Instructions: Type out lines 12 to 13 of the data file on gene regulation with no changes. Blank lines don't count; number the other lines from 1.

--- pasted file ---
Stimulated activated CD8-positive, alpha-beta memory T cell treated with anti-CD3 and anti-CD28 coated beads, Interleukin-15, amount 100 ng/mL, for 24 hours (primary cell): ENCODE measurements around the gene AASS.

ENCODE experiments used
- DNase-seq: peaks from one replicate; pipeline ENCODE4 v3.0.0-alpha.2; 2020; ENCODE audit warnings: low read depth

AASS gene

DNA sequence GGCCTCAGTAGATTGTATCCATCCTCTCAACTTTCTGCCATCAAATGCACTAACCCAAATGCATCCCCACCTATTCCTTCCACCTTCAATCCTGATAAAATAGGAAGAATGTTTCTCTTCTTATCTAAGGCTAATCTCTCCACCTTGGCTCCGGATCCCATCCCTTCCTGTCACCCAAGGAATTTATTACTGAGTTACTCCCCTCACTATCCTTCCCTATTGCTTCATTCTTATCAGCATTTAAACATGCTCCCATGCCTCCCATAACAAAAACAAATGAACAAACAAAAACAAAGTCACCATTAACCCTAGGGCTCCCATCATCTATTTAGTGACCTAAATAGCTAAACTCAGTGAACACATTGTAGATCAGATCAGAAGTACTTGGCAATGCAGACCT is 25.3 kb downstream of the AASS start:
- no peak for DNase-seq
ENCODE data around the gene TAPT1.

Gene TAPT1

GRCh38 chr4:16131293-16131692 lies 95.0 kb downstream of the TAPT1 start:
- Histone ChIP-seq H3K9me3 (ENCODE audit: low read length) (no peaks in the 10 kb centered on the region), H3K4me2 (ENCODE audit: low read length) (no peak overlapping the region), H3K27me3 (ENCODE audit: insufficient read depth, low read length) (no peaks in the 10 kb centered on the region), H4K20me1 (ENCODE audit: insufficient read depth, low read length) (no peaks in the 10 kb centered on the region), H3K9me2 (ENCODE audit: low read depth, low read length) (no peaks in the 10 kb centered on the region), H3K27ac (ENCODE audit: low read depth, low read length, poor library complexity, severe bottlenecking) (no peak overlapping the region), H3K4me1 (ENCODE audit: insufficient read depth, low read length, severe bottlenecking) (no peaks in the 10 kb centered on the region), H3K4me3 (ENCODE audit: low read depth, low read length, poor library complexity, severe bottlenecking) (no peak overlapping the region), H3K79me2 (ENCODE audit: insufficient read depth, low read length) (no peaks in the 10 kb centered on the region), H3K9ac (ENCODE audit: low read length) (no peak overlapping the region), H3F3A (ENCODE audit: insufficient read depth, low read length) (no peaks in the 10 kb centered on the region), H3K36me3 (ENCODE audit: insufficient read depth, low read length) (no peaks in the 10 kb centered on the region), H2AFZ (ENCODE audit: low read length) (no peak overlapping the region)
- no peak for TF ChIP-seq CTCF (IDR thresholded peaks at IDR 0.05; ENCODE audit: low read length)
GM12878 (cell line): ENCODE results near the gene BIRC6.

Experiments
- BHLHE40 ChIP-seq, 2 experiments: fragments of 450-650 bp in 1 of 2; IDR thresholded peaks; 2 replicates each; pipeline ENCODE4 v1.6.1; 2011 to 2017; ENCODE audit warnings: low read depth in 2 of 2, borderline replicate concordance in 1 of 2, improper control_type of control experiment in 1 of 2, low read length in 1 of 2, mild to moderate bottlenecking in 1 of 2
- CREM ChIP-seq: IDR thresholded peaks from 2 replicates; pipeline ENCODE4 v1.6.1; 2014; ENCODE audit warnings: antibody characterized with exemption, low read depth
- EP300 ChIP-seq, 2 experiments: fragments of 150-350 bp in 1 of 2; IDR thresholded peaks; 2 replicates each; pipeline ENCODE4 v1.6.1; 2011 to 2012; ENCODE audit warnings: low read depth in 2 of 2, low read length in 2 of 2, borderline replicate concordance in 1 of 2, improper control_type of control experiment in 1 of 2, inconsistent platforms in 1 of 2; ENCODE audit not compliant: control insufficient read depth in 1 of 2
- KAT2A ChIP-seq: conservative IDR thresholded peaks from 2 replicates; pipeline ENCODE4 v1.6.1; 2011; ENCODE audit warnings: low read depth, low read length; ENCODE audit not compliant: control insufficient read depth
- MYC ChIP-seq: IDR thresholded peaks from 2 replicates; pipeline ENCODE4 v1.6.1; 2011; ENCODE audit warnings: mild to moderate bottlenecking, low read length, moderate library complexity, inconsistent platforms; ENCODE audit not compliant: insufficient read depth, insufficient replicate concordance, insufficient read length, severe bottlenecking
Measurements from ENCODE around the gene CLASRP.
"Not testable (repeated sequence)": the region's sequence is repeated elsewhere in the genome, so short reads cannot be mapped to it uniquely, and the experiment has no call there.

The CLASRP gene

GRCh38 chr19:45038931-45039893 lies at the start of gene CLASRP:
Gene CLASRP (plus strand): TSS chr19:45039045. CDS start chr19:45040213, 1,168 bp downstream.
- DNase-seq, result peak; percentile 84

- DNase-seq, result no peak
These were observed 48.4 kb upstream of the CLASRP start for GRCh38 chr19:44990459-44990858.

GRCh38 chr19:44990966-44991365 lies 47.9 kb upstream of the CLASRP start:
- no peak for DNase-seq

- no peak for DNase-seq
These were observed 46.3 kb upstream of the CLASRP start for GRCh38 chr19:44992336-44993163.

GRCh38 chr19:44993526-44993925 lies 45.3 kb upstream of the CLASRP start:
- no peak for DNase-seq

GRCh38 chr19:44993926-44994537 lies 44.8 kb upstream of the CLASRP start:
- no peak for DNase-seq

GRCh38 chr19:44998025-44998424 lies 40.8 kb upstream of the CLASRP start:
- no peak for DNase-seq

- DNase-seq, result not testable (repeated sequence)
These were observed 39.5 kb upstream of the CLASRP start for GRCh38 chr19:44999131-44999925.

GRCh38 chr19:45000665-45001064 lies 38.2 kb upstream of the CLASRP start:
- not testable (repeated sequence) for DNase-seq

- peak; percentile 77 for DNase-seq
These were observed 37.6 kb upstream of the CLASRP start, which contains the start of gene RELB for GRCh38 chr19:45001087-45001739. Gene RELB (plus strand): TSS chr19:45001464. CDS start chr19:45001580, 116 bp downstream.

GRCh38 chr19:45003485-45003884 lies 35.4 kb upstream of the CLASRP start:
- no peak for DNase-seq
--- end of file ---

GM12878 (cell line): ENCODE results near the gene BIRC6.

Experiments